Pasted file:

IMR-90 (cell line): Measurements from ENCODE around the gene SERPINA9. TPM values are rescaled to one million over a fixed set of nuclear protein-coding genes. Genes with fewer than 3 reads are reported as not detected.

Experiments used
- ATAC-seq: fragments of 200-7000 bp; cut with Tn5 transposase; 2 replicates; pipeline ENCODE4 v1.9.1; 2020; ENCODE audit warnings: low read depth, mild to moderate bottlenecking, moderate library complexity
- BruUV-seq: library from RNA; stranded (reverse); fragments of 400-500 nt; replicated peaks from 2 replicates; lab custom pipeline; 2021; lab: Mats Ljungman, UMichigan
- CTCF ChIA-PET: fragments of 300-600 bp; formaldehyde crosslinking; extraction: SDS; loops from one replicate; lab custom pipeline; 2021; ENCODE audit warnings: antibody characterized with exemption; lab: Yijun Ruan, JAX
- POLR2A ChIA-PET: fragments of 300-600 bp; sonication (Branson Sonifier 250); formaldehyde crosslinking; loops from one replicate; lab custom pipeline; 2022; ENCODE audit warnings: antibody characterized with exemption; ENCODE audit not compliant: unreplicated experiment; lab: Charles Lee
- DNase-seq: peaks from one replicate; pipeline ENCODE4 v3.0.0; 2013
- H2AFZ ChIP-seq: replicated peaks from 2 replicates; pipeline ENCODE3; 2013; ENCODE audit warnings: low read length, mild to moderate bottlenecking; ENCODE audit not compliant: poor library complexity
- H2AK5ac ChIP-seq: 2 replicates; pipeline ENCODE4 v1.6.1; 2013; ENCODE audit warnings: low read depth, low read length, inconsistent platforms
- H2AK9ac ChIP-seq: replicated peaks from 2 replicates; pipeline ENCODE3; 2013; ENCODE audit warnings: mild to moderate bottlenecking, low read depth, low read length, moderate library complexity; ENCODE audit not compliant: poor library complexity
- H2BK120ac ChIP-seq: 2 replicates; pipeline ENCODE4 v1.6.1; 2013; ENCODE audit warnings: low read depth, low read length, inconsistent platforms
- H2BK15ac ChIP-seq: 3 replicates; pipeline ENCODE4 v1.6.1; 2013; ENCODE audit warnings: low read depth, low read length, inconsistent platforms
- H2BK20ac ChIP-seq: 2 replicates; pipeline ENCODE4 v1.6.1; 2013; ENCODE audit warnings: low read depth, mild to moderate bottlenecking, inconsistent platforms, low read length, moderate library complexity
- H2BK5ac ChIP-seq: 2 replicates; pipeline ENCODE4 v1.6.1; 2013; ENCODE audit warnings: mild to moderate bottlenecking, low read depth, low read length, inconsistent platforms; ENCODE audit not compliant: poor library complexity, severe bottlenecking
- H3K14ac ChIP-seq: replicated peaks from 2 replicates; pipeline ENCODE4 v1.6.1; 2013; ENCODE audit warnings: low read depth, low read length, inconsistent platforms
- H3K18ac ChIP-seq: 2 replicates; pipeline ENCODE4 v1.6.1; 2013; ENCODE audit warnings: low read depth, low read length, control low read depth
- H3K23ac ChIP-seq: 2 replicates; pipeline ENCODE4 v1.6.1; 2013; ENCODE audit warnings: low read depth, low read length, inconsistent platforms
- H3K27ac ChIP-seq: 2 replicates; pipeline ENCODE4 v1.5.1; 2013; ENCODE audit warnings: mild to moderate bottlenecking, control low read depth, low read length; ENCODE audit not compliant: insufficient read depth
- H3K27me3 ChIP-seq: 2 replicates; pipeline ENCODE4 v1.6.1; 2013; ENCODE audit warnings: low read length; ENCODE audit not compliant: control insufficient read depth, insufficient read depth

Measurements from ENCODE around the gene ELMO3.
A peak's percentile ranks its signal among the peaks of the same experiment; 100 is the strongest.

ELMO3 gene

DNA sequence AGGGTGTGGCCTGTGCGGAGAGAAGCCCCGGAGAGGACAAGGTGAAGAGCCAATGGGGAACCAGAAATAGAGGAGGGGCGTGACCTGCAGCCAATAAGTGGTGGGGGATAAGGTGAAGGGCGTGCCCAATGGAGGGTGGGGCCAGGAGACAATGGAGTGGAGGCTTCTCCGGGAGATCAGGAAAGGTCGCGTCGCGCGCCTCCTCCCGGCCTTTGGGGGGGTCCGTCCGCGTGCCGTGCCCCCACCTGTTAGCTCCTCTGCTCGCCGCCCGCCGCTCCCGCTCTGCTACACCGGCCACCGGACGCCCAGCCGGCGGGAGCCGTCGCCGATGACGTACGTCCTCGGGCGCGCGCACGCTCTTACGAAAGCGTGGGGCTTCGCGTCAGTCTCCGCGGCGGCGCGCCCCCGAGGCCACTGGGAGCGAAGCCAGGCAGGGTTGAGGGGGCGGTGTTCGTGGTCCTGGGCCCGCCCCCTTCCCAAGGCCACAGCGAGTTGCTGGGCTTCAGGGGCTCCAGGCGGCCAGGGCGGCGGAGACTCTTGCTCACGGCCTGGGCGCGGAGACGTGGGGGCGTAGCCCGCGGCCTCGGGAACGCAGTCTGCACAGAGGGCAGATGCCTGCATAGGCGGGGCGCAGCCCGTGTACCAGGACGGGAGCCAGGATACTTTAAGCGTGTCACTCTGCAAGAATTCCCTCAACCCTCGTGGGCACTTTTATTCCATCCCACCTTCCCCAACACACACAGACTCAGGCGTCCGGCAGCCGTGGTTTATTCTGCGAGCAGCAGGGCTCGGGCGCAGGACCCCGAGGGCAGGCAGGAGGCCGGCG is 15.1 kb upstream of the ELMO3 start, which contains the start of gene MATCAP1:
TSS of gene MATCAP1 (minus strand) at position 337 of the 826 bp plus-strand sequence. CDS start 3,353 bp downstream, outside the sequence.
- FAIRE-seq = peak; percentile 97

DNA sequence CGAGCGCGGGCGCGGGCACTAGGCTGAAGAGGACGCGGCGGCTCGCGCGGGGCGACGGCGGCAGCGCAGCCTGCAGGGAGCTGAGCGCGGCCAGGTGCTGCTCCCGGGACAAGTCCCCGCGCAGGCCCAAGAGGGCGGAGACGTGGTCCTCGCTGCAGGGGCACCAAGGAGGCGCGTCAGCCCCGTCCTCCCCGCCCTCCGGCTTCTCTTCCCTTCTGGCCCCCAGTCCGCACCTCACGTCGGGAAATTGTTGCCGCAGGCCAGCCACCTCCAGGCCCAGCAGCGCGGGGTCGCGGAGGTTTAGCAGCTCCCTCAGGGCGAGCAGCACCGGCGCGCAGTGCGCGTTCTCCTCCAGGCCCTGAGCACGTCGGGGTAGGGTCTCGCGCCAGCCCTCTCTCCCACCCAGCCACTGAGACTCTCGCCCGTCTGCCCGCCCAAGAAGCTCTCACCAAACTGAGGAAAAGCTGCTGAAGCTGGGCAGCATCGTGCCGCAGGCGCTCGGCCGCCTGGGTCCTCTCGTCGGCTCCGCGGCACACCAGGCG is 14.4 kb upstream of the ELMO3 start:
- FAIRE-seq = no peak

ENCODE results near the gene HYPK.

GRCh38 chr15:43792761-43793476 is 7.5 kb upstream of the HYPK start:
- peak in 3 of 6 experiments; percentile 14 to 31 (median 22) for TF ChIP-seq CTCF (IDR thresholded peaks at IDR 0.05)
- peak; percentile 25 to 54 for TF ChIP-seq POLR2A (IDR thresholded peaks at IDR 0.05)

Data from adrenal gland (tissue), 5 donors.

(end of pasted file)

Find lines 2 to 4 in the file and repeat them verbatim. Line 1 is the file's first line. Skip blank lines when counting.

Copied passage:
Experiments used
- ATAC-seq: fragments of 200-7000 bp; cut with Tn5 transposase; 2 replicates; pipeline ENCODE4 v1.9.1; 2020; ENCODE audit warnings: low read depth, mild to moderate bottlenecking, moderate library complexity
- BruUV-seq: library from RNA; stranded (reverse); fragments of 400-500 nt; replicated peaks from 2 replicates; lab custom pipeline; 2021; lab: Mats Ljungman, UMichigan